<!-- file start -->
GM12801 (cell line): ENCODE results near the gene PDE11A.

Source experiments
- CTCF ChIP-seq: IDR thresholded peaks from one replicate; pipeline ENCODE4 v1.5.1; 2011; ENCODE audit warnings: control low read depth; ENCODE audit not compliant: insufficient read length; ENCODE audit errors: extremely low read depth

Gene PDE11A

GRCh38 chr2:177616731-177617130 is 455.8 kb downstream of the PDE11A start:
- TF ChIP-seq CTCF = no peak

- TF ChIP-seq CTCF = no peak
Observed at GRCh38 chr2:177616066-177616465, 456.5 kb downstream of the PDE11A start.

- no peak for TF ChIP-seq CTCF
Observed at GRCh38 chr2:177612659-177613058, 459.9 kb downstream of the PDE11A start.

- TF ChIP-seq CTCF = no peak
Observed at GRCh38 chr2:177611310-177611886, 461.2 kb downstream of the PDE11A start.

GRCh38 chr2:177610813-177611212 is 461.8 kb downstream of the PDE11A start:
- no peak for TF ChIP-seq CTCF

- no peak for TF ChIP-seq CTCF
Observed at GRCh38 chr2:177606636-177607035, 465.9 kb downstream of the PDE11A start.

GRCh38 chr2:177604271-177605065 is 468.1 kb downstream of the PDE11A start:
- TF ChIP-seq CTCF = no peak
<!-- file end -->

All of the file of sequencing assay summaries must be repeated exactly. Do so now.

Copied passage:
GM12801 (cell line): ENCODE results near the gene PDE11A.

Source experiments
- CTCF ChIP-seq: IDR thresholded peaks from one replicate; pipeline ENCODE4 v1.5.1; 2011; ENCODE audit warnings: control low read depth; ENCODE audit not compliant: insufficient read length; ENCODE audit errors: extremely low read depth

Gene PDE11A

GRCh38 chr2:177616731-177617130 is 455.8 kb downstream of the PDE11A start:
- TF ChIP-seq CTCF = no peak

- TF ChIP-seq CTCF = no peak
Observed at GRCh38 chr2:177616066-177616465, 456.5 kb downstream of the PDE11A start.

- no peak for TF ChIP-seq CTCF
Observed at GRCh38 chr2:177612659-177613058, 459.9 kb downstream of the PDE11A start.

- TF ChIP-seq CTCF = no peak
Observed at GRCh38 chr2:177611310-177611886, 461.2 kb downstream of the PDE11A start.

GRCh38 chr2:177610813-177611212 is 461.8 kb downstream of the PDE11A start:
- no peak for TF ChIP-seq CTCF

- no peak for TF ChIP-seq CTCF
Observed at GRCh38 chr2:177606636-177607035, 465.9 kb downstream of the PDE11A start.

GRCh38 chr2:177604271-177605065 is 468.1 kb downstream of the PDE11A start:
- TF ChIP-seq CTCF = no peak